F1 is expensive to broadcast because the fees are so high; Sky get it to pay because there are sufficient viewers willing the pay to watch it, the BBC does not have that luxury. The BBC cannot sell it off to other broadcasters.
Most of the drama shows are sold on to other companies both in the UK and elsewhere, overall these reduce the cost of producing them by quite a good percentage.
News is news, the BBC broadcasts to many other countries, the government seem to find this quite useful especially as it does not cost them anything.
Then there are a large number of programmes which are very cheap to make; just watch on BBC1 any time from 9:15 am until 1 pm and 2 pm to 6 pm. These have quite a large percentage of the off-peak audience; you may sneer at them but then they are not aimed at sports viewers.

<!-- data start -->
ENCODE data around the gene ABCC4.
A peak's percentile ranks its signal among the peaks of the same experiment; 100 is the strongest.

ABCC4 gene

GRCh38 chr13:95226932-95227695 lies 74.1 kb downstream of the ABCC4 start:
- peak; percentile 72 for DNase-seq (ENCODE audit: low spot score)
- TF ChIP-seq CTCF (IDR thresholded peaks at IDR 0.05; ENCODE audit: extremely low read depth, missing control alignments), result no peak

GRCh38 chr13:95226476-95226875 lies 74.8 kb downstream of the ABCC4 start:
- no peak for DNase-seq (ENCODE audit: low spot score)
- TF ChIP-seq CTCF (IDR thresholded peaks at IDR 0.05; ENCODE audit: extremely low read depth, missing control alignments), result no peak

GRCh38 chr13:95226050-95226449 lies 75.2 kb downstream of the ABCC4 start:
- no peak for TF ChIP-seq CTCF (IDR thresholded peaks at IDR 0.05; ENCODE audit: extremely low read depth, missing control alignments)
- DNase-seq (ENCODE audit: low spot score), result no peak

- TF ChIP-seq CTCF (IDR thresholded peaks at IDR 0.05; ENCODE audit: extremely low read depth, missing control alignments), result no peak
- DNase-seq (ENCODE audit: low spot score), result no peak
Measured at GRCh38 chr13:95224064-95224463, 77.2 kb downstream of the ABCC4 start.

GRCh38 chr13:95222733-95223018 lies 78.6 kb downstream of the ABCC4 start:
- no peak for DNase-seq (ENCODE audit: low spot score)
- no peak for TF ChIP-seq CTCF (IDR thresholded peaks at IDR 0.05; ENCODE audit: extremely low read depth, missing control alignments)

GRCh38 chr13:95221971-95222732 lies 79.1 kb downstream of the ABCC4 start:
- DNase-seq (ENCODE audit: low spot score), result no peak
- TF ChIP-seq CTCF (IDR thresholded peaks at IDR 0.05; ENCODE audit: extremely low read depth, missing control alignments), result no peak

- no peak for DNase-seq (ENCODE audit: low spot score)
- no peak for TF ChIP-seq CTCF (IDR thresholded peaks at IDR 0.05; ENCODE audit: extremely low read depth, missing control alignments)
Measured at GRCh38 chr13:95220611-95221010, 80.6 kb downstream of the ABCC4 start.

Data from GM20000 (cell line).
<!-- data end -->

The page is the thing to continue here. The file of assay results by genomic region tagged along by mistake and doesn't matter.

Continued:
Then there are the documentaries, consumer programmes, history programmes, science programmes etc. These are factual, some of them can be sold on, some are not; the one thing that most of them have is the spreading of knowledge in a watchable manner. Some which I have watched this year have been most of the Horizon programmes (what did come before the big bang?), the Plantagenet series, this year's harvest and food production and many more.
Finally we come to the politics programmes such as the Andrew Marr show. This also includes Question Time where politicians and other political commentators answer questions from Joe Public; they are subjected to grilling from the audience which some clearly do not relish, there should be one of these every day of the week, actually meeting members of the public is a politician's worst nightmare.
The BBC also paid for the digitisation of UK broadcasting. This as to free up airwave bandwidths so that the government could sell the various frequencies, bringing them in shedloads of money.
Remember when watching Freeserve that it was the BBC that paid for it for you.